• ITVI.USA
    15,462.460
    -34.260
    -0.2%
  • OTLT.USA
    2.752
    0.009
    0.3%
  • OTRI.USA
    20.670
    -0.440
    -2.1%
  • OTVI.USA
    15,437.200
    -29.190
    -0.2%
  • TSTOPVRPM.ATLPHL
    3.300
    0.000
    0%
  • TSTOPVRPM.CHIATL
    3.140
    0.190
    6.4%
  • TSTOPVRPM.DALLAX
    1.590
    0.150
    10.4%
  • TSTOPVRPM.LAXDAL
    3.330
    0.020
    0.6%
  • TSTOPVRPM.PHLCHI
    2.170
    0.020
    0.9%
  • TSTOPVRPM.LAXSEA
    4.080
    0.130
    3.3%
  • WAIT.USA
    125.000
    -1.000
    -0.8%
  • ITVI.USA
    15,462.460
    -34.260
    -0.2%
  • OTLT.USA
    2.752
    0.009
    0.3%
  • OTRI.USA
    20.670
    -0.440
    -2.1%
  • OTVI.USA
    15,437.200
    -29.190
    -0.2%
  • TSTOPVRPM.ATLPHL
    3.300
    0.000
    0%
  • TSTOPVRPM.CHIATL
    3.140
    0.190
    6.4%
  • TSTOPVRPM.DALLAX
    1.590
    0.150
    10.4%
  • TSTOPVRPM.LAXDAL
    3.330
    0.020
    0.6%
  • TSTOPVRPM.PHLCHI
    2.170
    0.020
    0.9%
  • TSTOPVRPM.LAXSEA
    4.080
    0.130
    3.3%
  • WAIT.USA
    125.000
    -1.000
    -0.8%
American ShipperShippingTrade and Compliance

Italian carrier to pay $2.75 million environmental fine

Carbofin S.p.A. was sentenced to pay a criminal penalty of $2.75 million for knowingly falsifying the oil record book for its ship “Marigola.”

   Italian vessel operator Carbofin S.p.A. was sentenced to pay a criminal penalty of $2.75 million for knowingly falsifying the oil record book for its ship, Marigola, in violation of the Act to Prevent Pollution from Ships, the U.S. Justice Department said.
   From that criminal penalty, $600,000 will be paid to the National Marine Sanctuary Foundation for the benefit of the Florida Keys National Marine Sanctuary.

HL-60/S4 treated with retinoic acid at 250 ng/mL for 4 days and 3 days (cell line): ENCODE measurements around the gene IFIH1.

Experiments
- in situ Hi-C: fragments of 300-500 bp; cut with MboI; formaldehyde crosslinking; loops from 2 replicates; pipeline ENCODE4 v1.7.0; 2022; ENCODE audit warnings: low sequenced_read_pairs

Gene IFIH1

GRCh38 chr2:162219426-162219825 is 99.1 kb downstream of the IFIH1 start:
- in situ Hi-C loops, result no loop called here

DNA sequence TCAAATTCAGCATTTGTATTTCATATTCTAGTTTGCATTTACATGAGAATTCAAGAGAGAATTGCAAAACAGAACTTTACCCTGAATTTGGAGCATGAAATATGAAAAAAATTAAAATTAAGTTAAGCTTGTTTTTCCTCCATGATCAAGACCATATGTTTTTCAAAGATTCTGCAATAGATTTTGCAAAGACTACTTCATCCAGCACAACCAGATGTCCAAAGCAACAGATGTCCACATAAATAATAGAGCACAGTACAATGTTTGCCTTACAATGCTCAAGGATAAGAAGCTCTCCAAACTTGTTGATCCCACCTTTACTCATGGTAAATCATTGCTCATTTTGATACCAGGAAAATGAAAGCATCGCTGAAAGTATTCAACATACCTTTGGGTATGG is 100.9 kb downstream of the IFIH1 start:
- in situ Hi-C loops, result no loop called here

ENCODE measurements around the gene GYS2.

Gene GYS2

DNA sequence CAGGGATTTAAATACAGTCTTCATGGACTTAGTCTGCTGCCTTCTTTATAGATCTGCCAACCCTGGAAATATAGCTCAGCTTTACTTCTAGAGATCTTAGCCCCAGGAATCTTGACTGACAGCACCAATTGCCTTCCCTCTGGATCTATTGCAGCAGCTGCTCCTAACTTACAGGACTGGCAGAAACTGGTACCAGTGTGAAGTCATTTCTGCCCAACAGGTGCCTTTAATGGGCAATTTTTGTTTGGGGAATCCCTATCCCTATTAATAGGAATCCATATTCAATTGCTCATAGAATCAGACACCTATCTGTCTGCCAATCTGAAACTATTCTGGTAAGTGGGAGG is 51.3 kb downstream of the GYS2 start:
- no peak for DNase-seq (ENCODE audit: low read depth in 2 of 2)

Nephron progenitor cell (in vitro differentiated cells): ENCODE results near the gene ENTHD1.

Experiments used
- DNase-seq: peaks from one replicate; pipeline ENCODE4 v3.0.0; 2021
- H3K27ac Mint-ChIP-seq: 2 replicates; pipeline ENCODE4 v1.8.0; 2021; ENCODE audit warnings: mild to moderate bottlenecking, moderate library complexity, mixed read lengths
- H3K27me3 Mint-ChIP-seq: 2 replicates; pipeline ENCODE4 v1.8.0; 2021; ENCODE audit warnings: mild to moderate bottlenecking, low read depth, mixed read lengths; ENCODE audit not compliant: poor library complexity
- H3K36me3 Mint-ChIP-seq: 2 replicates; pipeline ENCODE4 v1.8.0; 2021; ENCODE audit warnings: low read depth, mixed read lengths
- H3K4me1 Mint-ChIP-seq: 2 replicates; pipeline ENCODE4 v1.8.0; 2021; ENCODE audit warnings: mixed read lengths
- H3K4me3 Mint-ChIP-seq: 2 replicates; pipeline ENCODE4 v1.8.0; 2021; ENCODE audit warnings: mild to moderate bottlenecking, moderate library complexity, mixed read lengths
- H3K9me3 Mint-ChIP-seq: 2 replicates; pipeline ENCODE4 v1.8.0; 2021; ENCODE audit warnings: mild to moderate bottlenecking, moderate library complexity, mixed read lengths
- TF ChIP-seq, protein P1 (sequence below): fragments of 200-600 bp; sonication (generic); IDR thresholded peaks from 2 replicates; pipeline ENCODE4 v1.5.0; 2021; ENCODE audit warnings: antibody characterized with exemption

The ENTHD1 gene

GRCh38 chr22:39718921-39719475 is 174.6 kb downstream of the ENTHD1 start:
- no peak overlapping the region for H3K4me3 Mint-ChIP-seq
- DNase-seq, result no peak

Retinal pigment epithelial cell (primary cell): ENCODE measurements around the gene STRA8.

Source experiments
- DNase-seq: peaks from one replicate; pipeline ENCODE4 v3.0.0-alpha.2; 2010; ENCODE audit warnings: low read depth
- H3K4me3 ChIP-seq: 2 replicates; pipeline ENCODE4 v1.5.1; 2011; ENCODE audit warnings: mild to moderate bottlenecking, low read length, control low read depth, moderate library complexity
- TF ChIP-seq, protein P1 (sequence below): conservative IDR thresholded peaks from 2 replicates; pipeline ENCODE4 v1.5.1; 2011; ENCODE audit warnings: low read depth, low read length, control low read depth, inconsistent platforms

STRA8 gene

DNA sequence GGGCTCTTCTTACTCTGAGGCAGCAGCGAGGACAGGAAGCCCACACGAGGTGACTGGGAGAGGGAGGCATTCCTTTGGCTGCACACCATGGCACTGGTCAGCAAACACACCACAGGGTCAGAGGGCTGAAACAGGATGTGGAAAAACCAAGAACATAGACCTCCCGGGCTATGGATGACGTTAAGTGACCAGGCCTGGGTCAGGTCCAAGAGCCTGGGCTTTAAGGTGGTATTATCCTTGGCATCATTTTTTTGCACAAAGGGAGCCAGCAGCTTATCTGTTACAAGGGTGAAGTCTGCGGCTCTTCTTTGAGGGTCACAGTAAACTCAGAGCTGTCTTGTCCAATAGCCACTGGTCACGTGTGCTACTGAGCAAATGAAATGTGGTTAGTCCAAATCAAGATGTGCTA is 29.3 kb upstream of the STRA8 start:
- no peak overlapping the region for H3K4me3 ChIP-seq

Between 2013 and 2014, on numerous voyages, senior officers of the Marigola directed the installation and use of a so-called “magic hose” to dispose of sludge, waste oil and oil-contaminated bilge water directly into the sea, bypassing required pollution prevention equipment.  
   On April 16, 2014, the vessel called on the Port of Tampa in Florida to load anhydrous ammonia. Coast Guard inspectors there boarded the vessel and were approached by two junior engineers who showed them a video of the magic hose connected between piping leading to the bilge tank and the vessel’s boiler blow down valve. The inspectors had the valve removed and an oily black substance was discovered.
   Chief Engineer Carmelo Giano and Second Engineer Alessandro Messore had previously pleaded guilty in U.S. court and were sentenced for their role in ordering the use of the magic hose to illegally discharge oily waste from the Marigola into the sea. 
   According to regulations, oil-contaminated bilge waste can be discharged overboard if it is processed through on-board pollution prevention equipment known as the oily water separator (OWS). Waste oil and sludge can only be disposed of using an on-board incinerator or by discharging the waste to a shore-side facility, barge or tanker truck.  
   During the Coast Guard’s investigation, it was discovered that the Marigola’s oil record book was falsified since at least June 16, 2013. The investigation also revealed that illegal oily waste discharges had occurred from two other Carbofin vessels, the Marola and Solaro. On the Marola, a magic hose was used between December 2012 and April 2013 and on the Solaro from February to August 2013.

Chris Gillis

Located in the Washington, D.C. area, Chris Gillis primarily reports on regulatory and legislative topics that impact cross-border trade. He joined American Shipper in 1994, shortly after graduating from Mount St. Mary’s College in Emmitsburg, Md., with a degree in international business and economics.

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